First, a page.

Large Computer Outputs
logfile begins

1.8. Purpose of this HOWTO

This document explains how to setup and develop support for Bangla (or Bengali) in a GNU/Linux systems. Bangla support in GNU/Linux is by no means complete, but, in modern GNU/Linux distributions, you may be able to write in Bangla, send emails in Bangla, chat in Bangla, save with Bangla filenames (UTF-8....), have some of your graphical applications localized in Bangla, etc. Moreover, we have targeted to have the GNOME core translated into Bangla by August 2003, so that it can be included in the 2.4 release of GNOME. (Update- GNOME 2.4 is now out with partial support for Bangla)


However, note that this documents deals with Bangla support in GNU/Linux in GUI based applications only - we have no immediate plans for supporting Bangla on the console.


Also note that the Bangla support that we speak of here is totally Unicode compliant. We do not support any kind of proprietary/non-standard encoding.

2. Users' Guide

This part is mainly for the user - it does not go into the intricacies of development procedures. However, developers planning to work in this field must also read it - so that they can setup the required develoment environment.

2.1. Setting up the locale for Bengali

The first job that you have to do is to setup the locale for Bangla. The formal description of specific set of cultural habits for some country, together with all associated translations targeted to the same native language, is called the "locale" for this language or country. This sub-section describes how to setup the bn_BD locale definition file, which is for Bangladeshi Bengali. However, the Indian Bengali definition file, i.e. bn_IN, can be used in the same manner.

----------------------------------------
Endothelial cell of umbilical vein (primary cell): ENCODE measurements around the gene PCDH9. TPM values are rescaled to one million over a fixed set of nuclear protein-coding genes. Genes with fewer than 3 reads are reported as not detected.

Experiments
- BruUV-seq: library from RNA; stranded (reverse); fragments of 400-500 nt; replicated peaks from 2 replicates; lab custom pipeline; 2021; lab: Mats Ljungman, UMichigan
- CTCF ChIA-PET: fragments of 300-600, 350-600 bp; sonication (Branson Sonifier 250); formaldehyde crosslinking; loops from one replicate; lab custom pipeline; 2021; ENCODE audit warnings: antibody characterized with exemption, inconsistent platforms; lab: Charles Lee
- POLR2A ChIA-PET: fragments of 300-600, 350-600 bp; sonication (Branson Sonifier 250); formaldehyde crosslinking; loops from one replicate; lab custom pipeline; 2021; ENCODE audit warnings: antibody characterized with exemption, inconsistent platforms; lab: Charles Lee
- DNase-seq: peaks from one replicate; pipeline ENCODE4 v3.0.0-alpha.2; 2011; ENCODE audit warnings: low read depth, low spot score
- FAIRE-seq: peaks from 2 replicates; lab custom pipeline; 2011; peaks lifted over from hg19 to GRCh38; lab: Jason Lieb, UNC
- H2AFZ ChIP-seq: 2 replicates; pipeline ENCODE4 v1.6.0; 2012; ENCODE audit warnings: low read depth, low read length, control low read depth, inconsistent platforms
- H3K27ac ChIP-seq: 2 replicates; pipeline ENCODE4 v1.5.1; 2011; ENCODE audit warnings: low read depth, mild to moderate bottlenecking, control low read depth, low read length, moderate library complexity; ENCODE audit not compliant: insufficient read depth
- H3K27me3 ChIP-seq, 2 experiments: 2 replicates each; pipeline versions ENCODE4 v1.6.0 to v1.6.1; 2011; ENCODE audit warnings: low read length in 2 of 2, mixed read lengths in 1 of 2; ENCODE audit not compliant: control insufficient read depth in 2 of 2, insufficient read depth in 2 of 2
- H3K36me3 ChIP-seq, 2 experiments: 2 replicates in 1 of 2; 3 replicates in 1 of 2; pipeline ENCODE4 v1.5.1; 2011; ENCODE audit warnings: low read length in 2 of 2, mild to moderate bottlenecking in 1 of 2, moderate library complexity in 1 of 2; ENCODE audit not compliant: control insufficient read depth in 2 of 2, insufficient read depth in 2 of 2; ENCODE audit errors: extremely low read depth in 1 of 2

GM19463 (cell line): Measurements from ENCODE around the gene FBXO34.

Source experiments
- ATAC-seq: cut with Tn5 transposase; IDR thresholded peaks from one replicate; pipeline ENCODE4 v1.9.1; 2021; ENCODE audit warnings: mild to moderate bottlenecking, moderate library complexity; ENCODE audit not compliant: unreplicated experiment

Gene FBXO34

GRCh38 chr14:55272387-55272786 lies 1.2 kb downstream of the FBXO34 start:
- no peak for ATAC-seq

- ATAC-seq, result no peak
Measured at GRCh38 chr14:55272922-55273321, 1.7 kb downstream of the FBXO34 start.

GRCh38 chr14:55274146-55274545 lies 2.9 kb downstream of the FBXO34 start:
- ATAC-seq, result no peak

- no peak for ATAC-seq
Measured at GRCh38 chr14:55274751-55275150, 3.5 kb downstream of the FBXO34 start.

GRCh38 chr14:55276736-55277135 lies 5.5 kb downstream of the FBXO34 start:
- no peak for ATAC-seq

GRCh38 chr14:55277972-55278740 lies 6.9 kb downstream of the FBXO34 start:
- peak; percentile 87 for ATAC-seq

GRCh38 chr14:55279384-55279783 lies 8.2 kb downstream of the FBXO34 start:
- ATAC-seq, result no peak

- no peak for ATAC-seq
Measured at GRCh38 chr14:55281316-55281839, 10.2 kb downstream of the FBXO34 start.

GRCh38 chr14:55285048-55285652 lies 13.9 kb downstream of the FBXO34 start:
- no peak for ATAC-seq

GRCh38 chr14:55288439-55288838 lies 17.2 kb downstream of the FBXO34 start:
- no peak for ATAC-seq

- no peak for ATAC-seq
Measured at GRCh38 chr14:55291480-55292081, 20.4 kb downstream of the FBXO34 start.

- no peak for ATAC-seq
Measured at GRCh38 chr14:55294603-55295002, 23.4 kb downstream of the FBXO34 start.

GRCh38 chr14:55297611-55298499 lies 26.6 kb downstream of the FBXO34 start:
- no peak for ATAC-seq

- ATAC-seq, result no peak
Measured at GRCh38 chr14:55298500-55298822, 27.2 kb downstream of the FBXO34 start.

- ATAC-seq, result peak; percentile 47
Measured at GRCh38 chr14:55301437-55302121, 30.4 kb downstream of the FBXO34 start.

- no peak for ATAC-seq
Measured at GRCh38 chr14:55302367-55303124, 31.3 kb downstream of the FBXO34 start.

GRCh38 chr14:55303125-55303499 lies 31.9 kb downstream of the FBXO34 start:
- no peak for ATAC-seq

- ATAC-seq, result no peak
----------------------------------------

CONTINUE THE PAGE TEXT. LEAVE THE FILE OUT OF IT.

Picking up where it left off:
Remember that this sub-section is not intended to explain how to create a locale definition file, we will just explain how to use the locale defition file for Bangladeshi Bengali.

The bn_BD file should come with the latest glibc package. in case you have an older glibc, you can download this file from the download section of


Make sure you have some Unicode encoded Bengali fonts installed on your system. If you don't have one, check out fonts section.

Now issue the following command as root:

bash$ localedef -f UTF-8 -i bn_BD bn_BD.UTF-8

This makes your system ready to be used with bn_BD locale definition.

Now make sure your X server is ready for Bengali locale. Check the following file /usr/X11R6/lib/X11/locale/locale.dir

It should have the following lines:

    en_US.UTF-8/XLC_LOCALE       bn_BD.UTF-8
    en_US.UTF-8/XLC_LOCALE:      bn_BD.UTF-8

Now your system is ready to use bn_BD.UTF-8 locale. For example, I use the following command to open up an xterm with my own crappy font:

bash$ LC_ALL=bn_BD.UTF-8 xterm -fn"-misc-Probhat-medium-r-normal--0-0-0-0-p-0-iso10646-1" -u8

Remember, if you want to use Bengali in any application, you will have to start that application under an environment where the locale was set to bn_BD.UTF-8, otherwise it won't work.

2.2. Installing the Bengali Fonts